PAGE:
UK’s electronic tagging of asylum seekers will further exacerbate their suffering

Euro Med Monitor

Geneva – A new British program that fits some migrants and asylum seekers with GPS tags to track their movements is a completely unnecessary, disproportionate, and biased tool that marks innocent people on the move as criminals, warned Euro-Med Human Rights Monitor in a statement on Tuesday.

Under the yearlong pilot plan that began on Wednesday 15 June, some of the people arriving in the UK via what the government deems “illegal methods” or “unnecessary and dangerous routes”—in small boats or the back of lorries, for instance—will be electronically tagged.

According to the UK Government website, there are two types of tags: those used to monitor a person’s location, and those to control the terms of their curfew. Both tags are usually placed around the ankle.

Under the terms of the scheme, anyone tagged could be subject to curfews, excluded from certain locations, asked to report regularly to the authorities, taken into detention, or prosecuted.

People on the move have often experienced various forms of persecution and abuses: unlawful surveillance, arbitrary detention, or the impossibility to live freely [while maintaining] their personal identity

Muhammed Shehada, Chief of Programmes and Communications at Euro-Med Monitor

The measure came right after the 14 June decision of the European Court of Human Rights to grant an urgent interim measure to halt a chartered flight that would have deported asylum seekers in the UK to Kigali, following the recent Memorandum of Understanding between the UK Government and the Government of the Republic of Rwanda.

British PM Boris Johnson defended the program, saying it was a measure to prevent people from “vanishing” into the rest of the country, even though there is no evidence of asylum seekers’ and migrants’ tendency to abscond in the UK.

On the contrary, data shows that

this type of surveillance and criminalisation can have devastating effects on people who have already endured persecution and other abuses.

For instance, experiencing even short periods of detention or isolation from the community without appropriate care and support can have adverse effects on physical and mental health, including increased risk of self-harm and suicide, which can further complicate and delay the resolution of the asylum or migration procedure.

This risk, though, is not being seriously considered by British authorities, as even people who have directly experienced torture, inhuman, and degrading treatments during their migratory route may be tagged.

According to current guidelines, caseworkers are required to evaluate various factors when deciding whether or not a person should be electronically tagged; for instance, the measure should not be applied to children or pregnant women. Another element they are instructed to consider is whether a claim of torture has been accepted by Britain’s Home Office, but the guidance explicitly states that such a factor “does not in itself prohibit imposing such a condition”, adding that “it may still be appropriate to maintain electronic monitoring due to other relevant factors”.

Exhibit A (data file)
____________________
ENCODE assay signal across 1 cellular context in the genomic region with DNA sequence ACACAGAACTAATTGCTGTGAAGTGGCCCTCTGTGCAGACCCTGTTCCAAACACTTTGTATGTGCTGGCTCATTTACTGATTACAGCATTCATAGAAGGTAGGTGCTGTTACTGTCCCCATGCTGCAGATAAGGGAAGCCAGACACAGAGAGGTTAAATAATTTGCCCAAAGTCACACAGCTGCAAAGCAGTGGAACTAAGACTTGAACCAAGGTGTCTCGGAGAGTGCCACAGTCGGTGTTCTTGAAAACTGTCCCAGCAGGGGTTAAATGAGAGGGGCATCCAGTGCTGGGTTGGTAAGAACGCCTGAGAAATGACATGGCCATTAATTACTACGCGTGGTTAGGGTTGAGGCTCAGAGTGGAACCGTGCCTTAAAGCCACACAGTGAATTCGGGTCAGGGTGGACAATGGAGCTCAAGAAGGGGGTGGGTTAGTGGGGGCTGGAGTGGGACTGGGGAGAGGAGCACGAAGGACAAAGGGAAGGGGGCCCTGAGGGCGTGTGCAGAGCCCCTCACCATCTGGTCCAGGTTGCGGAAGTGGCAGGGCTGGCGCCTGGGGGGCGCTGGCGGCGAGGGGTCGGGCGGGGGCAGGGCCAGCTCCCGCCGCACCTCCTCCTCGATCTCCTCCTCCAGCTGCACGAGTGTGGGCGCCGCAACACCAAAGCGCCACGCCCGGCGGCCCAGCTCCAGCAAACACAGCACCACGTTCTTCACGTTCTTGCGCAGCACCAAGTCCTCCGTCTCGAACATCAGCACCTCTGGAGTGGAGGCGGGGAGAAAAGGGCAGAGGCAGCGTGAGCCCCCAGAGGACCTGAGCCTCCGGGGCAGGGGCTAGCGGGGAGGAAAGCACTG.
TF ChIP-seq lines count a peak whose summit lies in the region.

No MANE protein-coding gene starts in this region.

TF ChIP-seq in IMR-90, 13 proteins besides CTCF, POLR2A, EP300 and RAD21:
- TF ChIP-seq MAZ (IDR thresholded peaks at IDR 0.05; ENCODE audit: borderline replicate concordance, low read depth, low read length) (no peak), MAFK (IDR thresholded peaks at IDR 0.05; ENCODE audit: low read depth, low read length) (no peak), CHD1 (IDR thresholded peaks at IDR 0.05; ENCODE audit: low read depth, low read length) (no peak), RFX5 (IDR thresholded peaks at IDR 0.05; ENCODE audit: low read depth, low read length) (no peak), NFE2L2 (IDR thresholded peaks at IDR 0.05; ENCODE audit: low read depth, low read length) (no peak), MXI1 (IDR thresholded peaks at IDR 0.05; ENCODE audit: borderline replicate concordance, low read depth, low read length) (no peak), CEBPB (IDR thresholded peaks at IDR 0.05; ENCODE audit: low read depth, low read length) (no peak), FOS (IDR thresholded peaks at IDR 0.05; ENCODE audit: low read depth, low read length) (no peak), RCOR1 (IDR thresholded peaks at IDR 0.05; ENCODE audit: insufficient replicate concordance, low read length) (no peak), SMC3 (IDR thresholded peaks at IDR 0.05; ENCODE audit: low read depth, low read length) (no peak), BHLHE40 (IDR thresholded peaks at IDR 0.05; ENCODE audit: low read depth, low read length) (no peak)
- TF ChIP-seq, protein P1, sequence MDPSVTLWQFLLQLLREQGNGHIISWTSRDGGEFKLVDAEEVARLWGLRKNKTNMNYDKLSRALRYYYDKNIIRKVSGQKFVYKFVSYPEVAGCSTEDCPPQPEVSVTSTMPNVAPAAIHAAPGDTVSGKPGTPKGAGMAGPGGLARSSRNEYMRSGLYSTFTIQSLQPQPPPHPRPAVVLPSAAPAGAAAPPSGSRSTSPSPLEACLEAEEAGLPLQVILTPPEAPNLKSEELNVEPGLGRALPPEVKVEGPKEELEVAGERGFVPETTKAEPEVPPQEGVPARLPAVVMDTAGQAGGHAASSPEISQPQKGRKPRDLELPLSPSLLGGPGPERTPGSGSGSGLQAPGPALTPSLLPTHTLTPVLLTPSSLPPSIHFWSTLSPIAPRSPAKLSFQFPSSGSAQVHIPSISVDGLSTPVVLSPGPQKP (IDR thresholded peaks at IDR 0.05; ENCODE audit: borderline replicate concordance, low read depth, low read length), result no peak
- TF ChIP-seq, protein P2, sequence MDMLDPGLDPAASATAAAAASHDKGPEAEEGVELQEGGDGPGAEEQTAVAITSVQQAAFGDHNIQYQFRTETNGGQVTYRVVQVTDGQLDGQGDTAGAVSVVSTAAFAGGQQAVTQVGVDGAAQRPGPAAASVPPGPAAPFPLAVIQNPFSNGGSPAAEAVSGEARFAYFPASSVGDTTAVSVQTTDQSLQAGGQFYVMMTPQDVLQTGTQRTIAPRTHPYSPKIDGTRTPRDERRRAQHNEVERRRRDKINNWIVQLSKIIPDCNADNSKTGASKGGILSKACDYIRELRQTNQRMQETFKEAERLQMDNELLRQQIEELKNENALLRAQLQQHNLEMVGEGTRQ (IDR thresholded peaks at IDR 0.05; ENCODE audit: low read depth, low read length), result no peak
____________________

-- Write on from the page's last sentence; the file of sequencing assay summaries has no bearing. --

“People on the move have often experienced various forms of persecution and abuses: unlawful surveillance, arbitrary detention, or the impossibility to live freely [while maintaining] their personal identity, for instance”, said Muhammed Shehada, Chief of Programmes and Communications at Euro-Med Monitor. “They should be entitled to a heightened duty of care and not the imposition of a GPS tag attached to their ankle, criminalizing their bodies and their choices.

In its blind and draconian path to criminalize migrants and asylum seekers entering the UK ‘irregularly’, the British government forgets that at the moment the ‘irregular way’ is the only way for them to arrive”.

Euro-Med Human Rights Monitor calls on the UK to halt this coercive and invasive plan, and to respect Article 8 (which provides a right to respect for private and family life) and Article 14 (prohibition of discrimination) of the European Convention on Human Rights; to consider the disproportionate and devastating psychological effects this unnecessary scheme could have on people on the move, especially on those who are already vulnerable; to ensure that any processing of migrants’ and asylum seekers’ personal data fully respects their human dignity, integrity, and fundamental rights; and to provide safe and legal routes for them to enter into the UK.

/Public Release. This material from the originating organization/author(s) may be of a point-in-time nature, edited for clarity, style and length. The views and opinions expressed are those of the author(s).View in full here.